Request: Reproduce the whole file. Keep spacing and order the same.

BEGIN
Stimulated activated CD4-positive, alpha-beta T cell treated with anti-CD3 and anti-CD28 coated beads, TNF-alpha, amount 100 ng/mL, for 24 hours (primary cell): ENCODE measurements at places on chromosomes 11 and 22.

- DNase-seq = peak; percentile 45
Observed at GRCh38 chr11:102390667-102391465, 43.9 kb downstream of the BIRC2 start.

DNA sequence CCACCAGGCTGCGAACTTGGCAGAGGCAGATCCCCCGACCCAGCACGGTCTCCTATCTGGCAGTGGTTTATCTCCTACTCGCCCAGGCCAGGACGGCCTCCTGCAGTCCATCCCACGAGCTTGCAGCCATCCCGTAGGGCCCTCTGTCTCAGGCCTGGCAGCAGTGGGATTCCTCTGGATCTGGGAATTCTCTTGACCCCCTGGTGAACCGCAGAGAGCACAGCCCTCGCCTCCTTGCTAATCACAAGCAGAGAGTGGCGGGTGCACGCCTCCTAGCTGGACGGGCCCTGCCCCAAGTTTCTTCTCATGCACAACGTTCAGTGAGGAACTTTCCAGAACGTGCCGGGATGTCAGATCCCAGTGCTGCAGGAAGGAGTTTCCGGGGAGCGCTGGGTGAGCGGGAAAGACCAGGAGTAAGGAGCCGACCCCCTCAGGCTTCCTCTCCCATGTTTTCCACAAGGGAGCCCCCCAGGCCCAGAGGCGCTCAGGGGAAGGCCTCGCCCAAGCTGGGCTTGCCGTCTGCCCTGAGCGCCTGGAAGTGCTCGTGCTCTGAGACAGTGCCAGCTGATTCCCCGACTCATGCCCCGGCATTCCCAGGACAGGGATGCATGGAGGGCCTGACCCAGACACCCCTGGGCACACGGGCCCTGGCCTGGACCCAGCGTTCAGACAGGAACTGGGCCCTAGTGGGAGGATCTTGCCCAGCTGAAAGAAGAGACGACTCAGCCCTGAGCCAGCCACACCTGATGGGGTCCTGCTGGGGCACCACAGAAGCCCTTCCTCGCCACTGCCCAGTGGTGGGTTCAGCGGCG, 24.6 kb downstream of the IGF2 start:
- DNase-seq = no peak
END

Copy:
Stimulated activated CD4-positive, alpha-beta T cell treated with anti-CD3 and anti-CD28 coated beads, TNF-alpha, amount 100 ng/mL, for 24 hours (primary cell): ENCODE measurements at places on chromosomes 11 and 22.

- DNase-seq = peak; percentile 45
Observed at GRCh38 chr11:102390667-102391465, 43.9 kb downstream of the BIRC2 start.

DNA sequence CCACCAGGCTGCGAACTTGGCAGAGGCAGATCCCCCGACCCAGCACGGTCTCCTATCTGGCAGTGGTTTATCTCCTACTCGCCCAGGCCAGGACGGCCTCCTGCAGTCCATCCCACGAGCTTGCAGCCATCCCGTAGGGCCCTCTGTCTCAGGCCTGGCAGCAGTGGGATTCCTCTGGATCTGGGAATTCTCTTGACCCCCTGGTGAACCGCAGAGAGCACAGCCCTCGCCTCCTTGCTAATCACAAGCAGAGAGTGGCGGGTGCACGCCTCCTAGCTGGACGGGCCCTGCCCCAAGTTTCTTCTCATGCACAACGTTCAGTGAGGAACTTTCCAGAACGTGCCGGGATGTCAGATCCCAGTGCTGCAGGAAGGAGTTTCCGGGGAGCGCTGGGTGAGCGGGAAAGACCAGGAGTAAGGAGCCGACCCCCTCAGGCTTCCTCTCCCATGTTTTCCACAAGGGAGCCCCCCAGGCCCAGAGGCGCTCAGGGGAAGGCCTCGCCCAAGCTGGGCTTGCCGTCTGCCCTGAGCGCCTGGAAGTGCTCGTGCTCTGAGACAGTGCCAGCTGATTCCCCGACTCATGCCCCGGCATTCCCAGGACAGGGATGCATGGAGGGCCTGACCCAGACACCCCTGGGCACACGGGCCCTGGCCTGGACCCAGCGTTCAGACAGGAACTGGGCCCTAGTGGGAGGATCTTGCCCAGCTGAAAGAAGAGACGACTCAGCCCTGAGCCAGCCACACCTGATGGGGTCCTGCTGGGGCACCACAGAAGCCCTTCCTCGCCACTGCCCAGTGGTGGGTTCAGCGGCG, 24.6 kb downstream of the IGF2 start:
- DNase-seq = no peak